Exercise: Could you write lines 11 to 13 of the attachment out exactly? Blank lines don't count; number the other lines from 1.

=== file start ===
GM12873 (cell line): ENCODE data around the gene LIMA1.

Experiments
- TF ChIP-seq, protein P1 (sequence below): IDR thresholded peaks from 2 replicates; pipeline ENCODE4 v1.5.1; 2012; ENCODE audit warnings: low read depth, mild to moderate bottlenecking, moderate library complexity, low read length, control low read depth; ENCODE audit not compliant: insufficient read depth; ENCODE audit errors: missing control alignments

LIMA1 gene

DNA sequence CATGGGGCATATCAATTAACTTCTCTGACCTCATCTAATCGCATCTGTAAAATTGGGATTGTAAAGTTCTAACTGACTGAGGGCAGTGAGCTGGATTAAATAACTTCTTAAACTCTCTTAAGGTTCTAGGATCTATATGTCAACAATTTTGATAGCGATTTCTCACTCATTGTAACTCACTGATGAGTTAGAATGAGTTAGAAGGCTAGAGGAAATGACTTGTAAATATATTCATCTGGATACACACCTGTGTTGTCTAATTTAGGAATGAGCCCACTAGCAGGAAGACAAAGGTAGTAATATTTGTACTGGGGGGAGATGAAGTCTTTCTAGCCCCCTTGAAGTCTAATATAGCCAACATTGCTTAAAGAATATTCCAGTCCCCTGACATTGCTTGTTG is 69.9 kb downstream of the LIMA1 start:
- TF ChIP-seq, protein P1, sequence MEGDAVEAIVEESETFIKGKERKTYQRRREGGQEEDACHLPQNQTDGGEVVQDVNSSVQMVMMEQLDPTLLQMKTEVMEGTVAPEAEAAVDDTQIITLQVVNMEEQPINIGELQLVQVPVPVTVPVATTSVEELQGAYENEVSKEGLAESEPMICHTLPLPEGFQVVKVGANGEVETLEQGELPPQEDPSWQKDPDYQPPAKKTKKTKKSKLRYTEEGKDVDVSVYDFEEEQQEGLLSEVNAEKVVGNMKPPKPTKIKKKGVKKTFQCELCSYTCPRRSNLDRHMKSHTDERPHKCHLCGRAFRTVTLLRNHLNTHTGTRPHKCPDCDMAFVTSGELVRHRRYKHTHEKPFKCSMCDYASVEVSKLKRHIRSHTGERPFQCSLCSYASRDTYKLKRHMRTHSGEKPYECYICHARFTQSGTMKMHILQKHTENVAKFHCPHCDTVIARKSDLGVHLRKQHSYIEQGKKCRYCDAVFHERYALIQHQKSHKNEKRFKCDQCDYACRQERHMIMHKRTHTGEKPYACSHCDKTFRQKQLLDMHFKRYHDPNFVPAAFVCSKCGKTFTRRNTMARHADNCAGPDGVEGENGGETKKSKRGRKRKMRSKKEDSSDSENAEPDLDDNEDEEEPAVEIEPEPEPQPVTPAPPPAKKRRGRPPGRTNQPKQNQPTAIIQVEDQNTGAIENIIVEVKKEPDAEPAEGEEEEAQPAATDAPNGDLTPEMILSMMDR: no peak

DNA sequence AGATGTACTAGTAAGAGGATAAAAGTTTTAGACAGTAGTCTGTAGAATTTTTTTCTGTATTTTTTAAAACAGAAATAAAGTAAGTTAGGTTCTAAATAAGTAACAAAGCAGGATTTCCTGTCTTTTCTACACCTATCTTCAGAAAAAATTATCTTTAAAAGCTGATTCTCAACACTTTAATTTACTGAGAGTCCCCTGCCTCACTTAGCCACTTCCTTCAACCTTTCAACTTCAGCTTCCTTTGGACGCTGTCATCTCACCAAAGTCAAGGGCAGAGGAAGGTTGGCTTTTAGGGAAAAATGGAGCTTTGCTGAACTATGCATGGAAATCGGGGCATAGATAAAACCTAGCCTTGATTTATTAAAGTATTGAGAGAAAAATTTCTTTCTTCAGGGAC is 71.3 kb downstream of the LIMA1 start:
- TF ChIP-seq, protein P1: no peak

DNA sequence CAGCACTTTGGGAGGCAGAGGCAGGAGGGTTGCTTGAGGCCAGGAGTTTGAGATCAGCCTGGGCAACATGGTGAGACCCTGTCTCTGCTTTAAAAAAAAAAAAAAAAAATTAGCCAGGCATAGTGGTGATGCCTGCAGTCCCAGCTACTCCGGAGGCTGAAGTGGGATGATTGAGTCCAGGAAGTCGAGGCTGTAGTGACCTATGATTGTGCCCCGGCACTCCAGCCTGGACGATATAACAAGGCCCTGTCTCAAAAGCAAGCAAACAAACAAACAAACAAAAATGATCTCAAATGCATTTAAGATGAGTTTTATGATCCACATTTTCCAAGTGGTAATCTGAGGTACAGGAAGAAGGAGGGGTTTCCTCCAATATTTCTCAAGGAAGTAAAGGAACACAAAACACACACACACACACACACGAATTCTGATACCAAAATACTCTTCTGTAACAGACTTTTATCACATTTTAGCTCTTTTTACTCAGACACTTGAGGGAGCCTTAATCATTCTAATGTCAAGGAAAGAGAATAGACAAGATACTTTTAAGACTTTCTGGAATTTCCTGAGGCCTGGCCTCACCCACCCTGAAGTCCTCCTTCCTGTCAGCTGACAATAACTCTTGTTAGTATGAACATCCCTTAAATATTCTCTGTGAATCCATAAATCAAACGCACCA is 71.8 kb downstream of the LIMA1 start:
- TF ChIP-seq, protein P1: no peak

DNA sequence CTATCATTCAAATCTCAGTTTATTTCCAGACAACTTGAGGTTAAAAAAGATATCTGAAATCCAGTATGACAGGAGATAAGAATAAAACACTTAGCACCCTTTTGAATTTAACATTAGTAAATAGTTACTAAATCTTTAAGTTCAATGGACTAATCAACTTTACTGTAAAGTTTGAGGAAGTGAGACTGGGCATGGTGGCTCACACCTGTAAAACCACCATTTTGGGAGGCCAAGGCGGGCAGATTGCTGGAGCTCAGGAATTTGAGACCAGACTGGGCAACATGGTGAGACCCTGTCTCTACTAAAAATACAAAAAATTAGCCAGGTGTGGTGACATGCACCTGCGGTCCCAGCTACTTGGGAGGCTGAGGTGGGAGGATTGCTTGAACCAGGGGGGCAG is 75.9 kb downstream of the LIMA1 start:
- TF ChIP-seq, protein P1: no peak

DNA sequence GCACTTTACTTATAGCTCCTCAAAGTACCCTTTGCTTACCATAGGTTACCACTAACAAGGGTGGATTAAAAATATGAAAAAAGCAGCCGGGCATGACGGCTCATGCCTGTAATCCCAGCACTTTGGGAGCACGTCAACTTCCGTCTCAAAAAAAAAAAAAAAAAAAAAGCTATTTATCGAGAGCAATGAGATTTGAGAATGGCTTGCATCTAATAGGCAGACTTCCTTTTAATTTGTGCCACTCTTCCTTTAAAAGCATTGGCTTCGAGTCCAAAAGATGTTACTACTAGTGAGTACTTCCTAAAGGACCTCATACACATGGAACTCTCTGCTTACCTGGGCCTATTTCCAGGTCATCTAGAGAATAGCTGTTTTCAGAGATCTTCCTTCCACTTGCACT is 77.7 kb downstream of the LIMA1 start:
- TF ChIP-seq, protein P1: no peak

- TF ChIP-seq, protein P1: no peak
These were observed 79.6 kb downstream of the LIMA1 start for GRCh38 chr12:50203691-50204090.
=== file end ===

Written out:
DNA sequence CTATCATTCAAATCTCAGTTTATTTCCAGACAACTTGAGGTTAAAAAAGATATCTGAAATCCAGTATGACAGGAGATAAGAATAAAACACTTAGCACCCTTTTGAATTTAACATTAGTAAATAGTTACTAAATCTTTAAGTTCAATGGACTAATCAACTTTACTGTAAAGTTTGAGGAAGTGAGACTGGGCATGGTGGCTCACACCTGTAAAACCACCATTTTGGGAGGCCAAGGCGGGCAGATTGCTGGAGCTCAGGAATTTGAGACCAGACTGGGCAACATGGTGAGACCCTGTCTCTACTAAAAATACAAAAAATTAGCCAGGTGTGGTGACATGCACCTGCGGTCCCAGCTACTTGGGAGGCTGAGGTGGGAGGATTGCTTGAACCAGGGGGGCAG is 75.9 kb downstream of the LIMA1 start:
- TF ChIP-seq, protein P1: no peak

DNA sequence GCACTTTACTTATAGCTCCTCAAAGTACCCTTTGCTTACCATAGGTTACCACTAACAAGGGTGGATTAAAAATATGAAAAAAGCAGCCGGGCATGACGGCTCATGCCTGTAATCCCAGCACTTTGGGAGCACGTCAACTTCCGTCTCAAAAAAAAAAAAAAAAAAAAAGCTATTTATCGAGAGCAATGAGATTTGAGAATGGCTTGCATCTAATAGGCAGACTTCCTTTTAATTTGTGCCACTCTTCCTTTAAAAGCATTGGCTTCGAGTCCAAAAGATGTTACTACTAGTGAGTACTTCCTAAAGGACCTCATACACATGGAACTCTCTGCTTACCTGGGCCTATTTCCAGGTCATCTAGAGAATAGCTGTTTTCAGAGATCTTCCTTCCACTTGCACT is 77.7 kb downstream of the LIMA1 start: